Looking for a rich, deep color to add to your home? An eggplant or aubergine color is a dark, deep combo of reddish-purple or brownish-purple that can add depth and style to any painting project. The veggie may be well-known in delicious eggplant recipes, but the striking color transcends beyond the kitchen counter. An aubergine color blends wells with contemporary or traditional décor and can be used as a neutral color, an accent wall color or as a statement piece when applied to furniture or cabinets.
Eggplant vs. plum: both are purple, but both are slightly different. To create any purple color, a mix of red and blue are needed. Red, blue and yellow are primary colors, aka, the root colors of all the other colors that are created. In color theory, these three colors are the building blocks of the color wheel.
The combination of these primary colors creates secondary colors. Mixing blue and yellow together creates green, mixing yellow and red creates orange and mixing blue and red creates purple. The simple mix then needs tone, tint and shade to build a more complex color like an aubergine color. The resulting mix is called a tertiary color. Red and purple mixed together create a complex tertiary color that can be used with white or brown to create an eggplant or plum hue.
The luxurious aubergine color is a mix of red and purple and sometimes carries a hint of brown. When making your own eggplant color, you can determine how red or brown the color leans. As noted above, mixing a warm red and blue (two primary colors) together results in purple (a secondary color). To create a hue that's closer to eggplant than plum, another mix using white, black, brown or gray will be needed after the initial two primary colors are combined.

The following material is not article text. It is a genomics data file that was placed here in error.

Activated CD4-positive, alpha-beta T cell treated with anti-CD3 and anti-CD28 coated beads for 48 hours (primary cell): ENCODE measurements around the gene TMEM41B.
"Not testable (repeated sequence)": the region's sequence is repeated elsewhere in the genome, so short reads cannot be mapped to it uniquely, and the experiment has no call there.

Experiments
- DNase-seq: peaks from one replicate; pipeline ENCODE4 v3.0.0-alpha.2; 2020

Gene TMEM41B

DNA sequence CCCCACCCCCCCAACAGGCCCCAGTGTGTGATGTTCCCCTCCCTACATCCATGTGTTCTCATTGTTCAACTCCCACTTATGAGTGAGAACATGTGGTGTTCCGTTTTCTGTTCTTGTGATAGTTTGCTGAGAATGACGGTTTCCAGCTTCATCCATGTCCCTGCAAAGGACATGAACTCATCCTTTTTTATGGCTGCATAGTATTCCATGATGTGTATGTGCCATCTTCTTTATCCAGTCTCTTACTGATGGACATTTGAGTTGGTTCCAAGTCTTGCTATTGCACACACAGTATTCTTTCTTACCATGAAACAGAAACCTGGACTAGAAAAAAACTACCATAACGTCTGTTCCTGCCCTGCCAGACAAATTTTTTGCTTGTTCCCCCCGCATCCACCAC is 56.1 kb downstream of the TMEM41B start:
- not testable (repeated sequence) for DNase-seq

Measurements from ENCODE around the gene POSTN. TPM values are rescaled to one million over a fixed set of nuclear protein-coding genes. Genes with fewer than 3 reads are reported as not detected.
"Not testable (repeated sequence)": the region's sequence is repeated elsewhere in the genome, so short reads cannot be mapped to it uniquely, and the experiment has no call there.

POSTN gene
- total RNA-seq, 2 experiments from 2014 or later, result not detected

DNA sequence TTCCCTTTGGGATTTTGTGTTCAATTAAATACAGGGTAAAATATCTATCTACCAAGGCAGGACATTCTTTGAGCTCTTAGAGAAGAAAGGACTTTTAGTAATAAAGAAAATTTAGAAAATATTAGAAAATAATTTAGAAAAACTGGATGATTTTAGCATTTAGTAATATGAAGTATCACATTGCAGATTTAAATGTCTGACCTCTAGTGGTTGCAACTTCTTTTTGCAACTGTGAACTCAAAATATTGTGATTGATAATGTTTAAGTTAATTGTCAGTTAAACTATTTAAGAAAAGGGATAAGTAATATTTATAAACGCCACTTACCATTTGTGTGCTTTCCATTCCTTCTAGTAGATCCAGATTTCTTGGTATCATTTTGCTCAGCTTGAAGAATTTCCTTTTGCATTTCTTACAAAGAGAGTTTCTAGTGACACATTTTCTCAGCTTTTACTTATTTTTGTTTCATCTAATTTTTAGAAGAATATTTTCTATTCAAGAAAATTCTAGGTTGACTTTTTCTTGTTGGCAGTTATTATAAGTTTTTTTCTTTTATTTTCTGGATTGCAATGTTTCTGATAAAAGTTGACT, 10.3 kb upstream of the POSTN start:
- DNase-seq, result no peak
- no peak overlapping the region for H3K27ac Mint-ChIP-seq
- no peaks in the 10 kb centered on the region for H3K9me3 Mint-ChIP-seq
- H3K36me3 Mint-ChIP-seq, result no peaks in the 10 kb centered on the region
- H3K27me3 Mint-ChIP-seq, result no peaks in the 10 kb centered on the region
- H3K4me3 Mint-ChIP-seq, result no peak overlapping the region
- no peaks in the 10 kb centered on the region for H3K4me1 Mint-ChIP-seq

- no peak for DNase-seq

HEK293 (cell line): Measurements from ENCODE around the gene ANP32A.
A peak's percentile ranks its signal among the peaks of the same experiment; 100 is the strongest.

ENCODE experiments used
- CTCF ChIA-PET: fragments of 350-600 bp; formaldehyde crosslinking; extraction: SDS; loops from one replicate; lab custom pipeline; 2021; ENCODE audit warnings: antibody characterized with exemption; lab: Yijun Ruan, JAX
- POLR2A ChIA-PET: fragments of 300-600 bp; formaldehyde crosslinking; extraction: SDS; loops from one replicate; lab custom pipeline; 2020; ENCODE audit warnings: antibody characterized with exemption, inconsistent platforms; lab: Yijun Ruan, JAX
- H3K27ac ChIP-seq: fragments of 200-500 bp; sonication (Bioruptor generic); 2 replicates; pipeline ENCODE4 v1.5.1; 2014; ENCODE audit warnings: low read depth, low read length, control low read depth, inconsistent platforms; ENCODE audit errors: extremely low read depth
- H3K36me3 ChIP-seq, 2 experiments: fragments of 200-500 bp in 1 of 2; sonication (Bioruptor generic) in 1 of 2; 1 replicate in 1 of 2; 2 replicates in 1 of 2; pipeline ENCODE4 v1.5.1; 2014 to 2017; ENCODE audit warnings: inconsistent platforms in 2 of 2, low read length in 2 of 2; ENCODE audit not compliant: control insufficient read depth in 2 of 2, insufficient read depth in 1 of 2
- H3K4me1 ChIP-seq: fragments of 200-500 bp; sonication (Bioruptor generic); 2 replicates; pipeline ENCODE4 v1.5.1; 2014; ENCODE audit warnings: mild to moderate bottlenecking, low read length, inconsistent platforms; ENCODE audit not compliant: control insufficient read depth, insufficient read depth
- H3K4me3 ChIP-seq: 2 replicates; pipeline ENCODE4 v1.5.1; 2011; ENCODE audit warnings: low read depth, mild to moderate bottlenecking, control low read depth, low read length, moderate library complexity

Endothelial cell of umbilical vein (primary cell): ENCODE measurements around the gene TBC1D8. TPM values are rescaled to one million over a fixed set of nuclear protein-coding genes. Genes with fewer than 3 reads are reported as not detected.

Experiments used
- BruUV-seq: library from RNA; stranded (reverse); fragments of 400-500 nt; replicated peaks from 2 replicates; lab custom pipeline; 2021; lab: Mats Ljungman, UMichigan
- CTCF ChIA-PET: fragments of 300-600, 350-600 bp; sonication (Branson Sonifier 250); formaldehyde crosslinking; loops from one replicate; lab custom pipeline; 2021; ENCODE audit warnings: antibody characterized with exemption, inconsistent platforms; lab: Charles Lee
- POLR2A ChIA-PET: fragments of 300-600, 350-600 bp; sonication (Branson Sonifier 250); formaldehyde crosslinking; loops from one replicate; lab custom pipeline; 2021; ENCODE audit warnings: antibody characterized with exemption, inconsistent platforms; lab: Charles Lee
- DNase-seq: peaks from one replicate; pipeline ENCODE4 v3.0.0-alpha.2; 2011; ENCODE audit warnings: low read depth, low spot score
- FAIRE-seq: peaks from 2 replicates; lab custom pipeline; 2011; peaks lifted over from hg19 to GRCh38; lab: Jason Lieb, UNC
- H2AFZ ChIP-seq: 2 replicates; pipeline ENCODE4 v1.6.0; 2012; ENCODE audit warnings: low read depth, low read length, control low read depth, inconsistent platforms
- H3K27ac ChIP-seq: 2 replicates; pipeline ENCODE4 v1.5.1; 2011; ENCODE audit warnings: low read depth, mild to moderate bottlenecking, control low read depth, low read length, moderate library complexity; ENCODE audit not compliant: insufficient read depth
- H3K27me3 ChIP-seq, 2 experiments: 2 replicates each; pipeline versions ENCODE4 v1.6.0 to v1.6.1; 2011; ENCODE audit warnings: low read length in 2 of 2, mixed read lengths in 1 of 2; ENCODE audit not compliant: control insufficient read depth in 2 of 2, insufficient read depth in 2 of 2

Warm reds are needed as opposed to orange-reds or dark pinks. Try a warm red like strawberry, deep blood red or even a red-violet that already has a tint of purple. Since aubergine color is a reddish-purple, there will be more red than blue needed, but don't go overboard with the red. Add a white tint to the mix to lighten the color. Then, tone the shade with brown, gray or black until the right eggplant color appears. Make it your own shade by playing with light whites and darker tones until the color reflects the complex shine of an eggplant.
Those looking to add a splash to their wardrobe may try an eggplant color dress; the hue works like navy or black as a neutral that can be paired with large jewelry or as a bright standalone. Colors that are complementary to eggplant are on the opposite side of the color wheel. These are hues of orange-brown, yellow or green, depending on the wheel used. For example, a saffron yellow pillow against an aubergine color sofa would make a room pop.
A bright aubergine color statement wall could house green, leafy plants or prints in tints of light green. Brownish cabinets or furniture pieces that lean toward orange could use an aubergine color trim for a striking contrast. Eggplant also works well with jewel tones like a ruby red or sapphire blue.
Mixing your perfect aubergine color can be ruined if paint sheen is neglected. Paint sheen affects how the color will actually look when painted on your wall or furniture. A flat sheen won't reflect light in the same way a gloss sheen will, making your color appear dull or dark.
Since aubergine color is a bold choice for a room, go bold with your paint sheen and opt for a satin, gloss or semi-gloss paint when mixing your perfect hue. The extra shine will reflect the light and help make the color pop.